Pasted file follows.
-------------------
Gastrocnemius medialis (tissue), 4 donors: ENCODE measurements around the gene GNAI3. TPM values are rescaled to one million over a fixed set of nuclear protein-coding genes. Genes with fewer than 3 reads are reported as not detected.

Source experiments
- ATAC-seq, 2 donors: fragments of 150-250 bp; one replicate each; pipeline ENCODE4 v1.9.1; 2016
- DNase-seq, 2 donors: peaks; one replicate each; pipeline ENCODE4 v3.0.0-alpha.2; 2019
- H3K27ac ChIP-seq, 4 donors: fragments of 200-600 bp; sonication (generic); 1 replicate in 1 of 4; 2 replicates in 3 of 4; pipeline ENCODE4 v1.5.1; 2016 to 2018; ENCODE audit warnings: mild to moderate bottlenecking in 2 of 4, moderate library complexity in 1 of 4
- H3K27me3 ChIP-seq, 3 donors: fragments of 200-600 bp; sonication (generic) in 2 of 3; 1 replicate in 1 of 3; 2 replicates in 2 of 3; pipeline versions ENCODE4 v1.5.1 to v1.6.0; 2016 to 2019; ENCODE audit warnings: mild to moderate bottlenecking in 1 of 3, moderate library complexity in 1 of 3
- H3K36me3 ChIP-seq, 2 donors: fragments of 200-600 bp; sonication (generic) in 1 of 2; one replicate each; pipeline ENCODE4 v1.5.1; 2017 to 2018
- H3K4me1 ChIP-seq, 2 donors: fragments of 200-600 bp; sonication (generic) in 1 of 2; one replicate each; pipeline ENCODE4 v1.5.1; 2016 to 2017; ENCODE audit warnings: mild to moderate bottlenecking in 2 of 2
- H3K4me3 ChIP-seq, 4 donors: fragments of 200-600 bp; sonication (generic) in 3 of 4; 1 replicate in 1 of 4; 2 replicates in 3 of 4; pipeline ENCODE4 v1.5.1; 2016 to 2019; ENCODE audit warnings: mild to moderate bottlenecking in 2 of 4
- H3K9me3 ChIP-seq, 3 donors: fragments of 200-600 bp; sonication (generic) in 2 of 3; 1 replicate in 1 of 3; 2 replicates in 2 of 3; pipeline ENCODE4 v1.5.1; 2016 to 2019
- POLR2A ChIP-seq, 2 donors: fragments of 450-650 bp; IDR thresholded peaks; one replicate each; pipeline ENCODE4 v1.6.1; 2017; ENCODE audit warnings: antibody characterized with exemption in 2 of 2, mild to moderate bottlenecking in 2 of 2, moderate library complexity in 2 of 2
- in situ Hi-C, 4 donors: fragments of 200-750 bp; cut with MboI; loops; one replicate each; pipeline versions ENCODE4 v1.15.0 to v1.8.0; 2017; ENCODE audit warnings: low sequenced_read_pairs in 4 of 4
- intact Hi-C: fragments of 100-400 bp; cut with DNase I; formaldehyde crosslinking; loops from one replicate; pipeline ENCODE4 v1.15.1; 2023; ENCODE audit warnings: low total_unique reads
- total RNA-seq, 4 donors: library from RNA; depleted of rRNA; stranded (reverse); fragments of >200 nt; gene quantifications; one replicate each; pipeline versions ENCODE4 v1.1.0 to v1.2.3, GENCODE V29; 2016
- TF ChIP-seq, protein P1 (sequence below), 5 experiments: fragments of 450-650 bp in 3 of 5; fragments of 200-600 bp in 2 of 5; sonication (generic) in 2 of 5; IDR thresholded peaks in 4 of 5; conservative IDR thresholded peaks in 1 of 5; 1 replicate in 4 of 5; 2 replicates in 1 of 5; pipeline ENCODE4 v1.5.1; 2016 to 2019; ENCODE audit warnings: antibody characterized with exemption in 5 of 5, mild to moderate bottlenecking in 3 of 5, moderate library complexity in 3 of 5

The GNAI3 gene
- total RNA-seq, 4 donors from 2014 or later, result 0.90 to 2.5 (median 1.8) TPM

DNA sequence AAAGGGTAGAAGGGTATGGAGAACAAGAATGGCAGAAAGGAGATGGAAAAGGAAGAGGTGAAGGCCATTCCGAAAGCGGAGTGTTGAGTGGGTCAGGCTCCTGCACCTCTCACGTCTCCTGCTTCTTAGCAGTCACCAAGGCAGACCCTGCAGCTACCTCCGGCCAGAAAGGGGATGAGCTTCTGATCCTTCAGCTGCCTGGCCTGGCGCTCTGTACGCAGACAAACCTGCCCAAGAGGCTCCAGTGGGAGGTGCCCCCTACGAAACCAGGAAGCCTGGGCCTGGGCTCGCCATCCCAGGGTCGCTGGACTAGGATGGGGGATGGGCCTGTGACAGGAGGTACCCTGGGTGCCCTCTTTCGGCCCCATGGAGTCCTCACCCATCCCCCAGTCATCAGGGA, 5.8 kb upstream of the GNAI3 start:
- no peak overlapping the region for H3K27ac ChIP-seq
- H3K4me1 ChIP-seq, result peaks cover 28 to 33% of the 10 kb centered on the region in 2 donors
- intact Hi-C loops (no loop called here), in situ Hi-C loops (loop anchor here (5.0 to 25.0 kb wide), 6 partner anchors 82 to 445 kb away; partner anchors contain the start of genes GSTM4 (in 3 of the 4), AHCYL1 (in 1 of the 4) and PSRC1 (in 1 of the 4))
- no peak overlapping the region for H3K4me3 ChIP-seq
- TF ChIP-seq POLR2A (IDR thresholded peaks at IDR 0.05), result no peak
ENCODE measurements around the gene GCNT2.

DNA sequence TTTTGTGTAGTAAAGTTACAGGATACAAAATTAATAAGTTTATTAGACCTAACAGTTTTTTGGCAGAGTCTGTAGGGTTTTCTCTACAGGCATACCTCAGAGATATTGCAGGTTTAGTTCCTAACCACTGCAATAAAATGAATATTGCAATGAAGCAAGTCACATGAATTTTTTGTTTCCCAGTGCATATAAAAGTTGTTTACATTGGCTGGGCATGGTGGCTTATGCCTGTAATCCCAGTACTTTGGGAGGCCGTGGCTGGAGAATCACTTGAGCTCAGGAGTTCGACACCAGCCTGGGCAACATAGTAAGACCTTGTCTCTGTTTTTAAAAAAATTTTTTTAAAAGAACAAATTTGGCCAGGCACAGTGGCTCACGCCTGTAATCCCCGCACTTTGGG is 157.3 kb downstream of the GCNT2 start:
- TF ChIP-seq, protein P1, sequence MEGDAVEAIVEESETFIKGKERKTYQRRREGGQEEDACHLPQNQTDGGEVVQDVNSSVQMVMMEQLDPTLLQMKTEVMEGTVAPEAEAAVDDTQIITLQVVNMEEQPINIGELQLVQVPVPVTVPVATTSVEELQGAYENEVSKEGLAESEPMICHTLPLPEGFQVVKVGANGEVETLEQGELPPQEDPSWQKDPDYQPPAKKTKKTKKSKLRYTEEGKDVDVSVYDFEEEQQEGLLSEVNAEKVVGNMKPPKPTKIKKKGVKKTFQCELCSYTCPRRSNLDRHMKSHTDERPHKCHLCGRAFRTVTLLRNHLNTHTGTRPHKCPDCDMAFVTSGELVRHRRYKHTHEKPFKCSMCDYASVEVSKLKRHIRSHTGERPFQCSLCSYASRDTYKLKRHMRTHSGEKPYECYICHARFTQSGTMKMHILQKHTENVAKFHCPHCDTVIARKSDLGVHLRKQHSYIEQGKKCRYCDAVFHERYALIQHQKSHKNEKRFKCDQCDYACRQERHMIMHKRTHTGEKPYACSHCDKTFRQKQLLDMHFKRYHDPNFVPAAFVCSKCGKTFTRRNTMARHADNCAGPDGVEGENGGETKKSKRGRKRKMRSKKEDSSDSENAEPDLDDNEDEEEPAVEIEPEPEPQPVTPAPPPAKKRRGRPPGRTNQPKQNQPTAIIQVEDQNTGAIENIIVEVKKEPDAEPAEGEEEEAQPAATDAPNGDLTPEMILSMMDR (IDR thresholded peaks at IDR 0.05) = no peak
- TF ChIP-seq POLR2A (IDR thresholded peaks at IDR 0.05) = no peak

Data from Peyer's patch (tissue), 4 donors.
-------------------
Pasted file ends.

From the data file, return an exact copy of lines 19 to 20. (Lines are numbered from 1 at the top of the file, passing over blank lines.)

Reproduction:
- no peak overlapping the region for H3K27ac ChIP-seq
- H3K4me1 ChIP-seq, result peaks cover 28 to 33% of the 10 kb centered on the region in 2 donors